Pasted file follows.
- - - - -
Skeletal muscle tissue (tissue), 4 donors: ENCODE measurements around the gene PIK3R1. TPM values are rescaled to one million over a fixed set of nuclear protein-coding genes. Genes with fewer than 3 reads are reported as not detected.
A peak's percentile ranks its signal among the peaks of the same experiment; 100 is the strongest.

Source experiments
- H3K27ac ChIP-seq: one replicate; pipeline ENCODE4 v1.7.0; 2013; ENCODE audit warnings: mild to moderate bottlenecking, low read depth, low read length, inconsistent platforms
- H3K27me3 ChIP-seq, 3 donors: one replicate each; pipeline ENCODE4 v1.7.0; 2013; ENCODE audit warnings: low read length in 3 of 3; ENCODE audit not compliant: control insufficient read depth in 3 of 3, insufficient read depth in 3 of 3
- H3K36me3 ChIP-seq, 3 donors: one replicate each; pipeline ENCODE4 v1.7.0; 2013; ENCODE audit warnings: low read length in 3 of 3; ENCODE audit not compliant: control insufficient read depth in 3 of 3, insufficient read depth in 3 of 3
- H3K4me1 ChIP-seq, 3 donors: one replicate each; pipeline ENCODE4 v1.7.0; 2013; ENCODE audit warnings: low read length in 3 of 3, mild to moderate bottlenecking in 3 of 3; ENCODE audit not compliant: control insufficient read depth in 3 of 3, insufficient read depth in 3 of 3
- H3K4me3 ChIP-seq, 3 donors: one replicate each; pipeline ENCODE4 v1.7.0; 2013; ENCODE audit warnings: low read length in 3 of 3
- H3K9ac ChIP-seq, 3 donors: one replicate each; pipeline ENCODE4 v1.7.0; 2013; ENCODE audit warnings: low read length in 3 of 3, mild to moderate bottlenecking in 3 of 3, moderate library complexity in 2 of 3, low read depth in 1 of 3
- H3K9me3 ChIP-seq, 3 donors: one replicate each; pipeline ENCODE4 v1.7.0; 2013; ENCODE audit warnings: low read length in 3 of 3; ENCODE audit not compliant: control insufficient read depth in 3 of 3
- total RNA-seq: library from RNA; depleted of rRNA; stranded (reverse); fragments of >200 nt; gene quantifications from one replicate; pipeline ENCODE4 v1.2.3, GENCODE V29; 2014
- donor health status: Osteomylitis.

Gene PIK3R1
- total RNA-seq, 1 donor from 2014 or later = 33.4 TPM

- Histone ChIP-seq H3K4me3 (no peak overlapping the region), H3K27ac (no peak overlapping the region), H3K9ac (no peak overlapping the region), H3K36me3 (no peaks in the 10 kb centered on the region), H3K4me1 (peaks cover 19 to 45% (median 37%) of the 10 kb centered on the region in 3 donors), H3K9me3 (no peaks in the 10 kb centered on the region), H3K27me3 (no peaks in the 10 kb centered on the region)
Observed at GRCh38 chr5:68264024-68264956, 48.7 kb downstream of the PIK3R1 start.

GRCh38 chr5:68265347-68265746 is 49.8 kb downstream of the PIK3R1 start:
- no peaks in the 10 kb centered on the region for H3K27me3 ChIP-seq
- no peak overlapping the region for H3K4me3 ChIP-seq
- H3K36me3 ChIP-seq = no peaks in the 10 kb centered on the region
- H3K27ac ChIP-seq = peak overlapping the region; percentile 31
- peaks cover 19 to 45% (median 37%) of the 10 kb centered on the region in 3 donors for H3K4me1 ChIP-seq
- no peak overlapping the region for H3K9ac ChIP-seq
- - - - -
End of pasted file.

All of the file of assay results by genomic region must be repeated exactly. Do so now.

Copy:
Skeletal muscle tissue (tissue), 4 donors: ENCODE measurements around the gene PIK3R1. TPM values are rescaled to one million over a fixed set of nuclear protein-coding genes. Genes with fewer than 3 reads are reported as not detected.
A peak's percentile ranks its signal among the peaks of the same experiment; 100 is the strongest.

Source experiments
- H3K27ac ChIP-seq: one replicate; pipeline ENCODE4 v1.7.0; 2013; ENCODE audit warnings: mild to moderate bottlenecking, low read depth, low read length, inconsistent platforms
- H3K27me3 ChIP-seq, 3 donors: one replicate each; pipeline ENCODE4 v1.7.0; 2013; ENCODE audit warnings: low read length in 3 of 3; ENCODE audit not compliant: control insufficient read depth in 3 of 3, insufficient read depth in 3 of 3
- H3K36me3 ChIP-seq, 3 donors: one replicate each; pipeline ENCODE4 v1.7.0; 2013; ENCODE audit warnings: low read length in 3 of 3; ENCODE audit not compliant: control insufficient read depth in 3 of 3, insufficient read depth in 3 of 3
- H3K4me1 ChIP-seq, 3 donors: one replicate each; pipeline ENCODE4 v1.7.0; 2013; ENCODE audit warnings: low read length in 3 of 3, mild to moderate bottlenecking in 3 of 3; ENCODE audit not compliant: control insufficient read depth in 3 of 3, insufficient read depth in 3 of 3
- H3K4me3 ChIP-seq, 3 donors: one replicate each; pipeline ENCODE4 v1.7.0; 2013; ENCODE audit warnings: low read length in 3 of 3
- H3K9ac ChIP-seq, 3 donors: one replicate each; pipeline ENCODE4 v1.7.0; 2013; ENCODE audit warnings: low read length in 3 of 3, mild to moderate bottlenecking in 3 of 3, moderate library complexity in 2 of 3, low read depth in 1 of 3
- H3K9me3 ChIP-seq, 3 donors: one replicate each; pipeline ENCODE4 v1.7.0; 2013; ENCODE audit warnings: low read length in 3 of 3; ENCODE audit not compliant: control insufficient read depth in 3 of 3
- total RNA-seq: library from RNA; depleted of rRNA; stranded (reverse); fragments of >200 nt; gene quantifications from one replicate; pipeline ENCODE4 v1.2.3, GENCODE V29; 2014
- donor health status: Osteomylitis.

Gene PIK3R1
- total RNA-seq, 1 donor from 2014 or later = 33.4 TPM

- Histone ChIP-seq H3K4me3 (no peak overlapping the region), H3K27ac (no peak overlapping the region), H3K9ac (no peak overlapping the region), H3K36me3 (no peaks in the 10 kb centered on the region), H3K4me1 (peaks cover 19 to 45% (median 37%) of the 10 kb centered on the region in 3 donors), H3K9me3 (no peaks in the 10 kb centered on the region), H3K27me3 (no peaks in the 10 kb centered on the region)
Observed at GRCh38 chr5:68264024-68264956, 48.7 kb downstream of the PIK3R1 start.

GRCh38 chr5:68265347-68265746 is 49.8 kb downstream of the PIK3R1 start:
- no peaks in the 10 kb centered on the region for H3K27me3 ChIP-seq
- no peak overlapping the region for H3K4me3 ChIP-seq
- H3K36me3 ChIP-seq = no peaks in the 10 kb centered on the region
- H3K27ac ChIP-seq = peak overlapping the region; percentile 31
- peaks cover 19 to 45% (median 37%) of the 10 kb centered on the region in 3 donors for H3K4me1 ChIP-seq
- no peak overlapping the region for H3K9ac ChIP-seq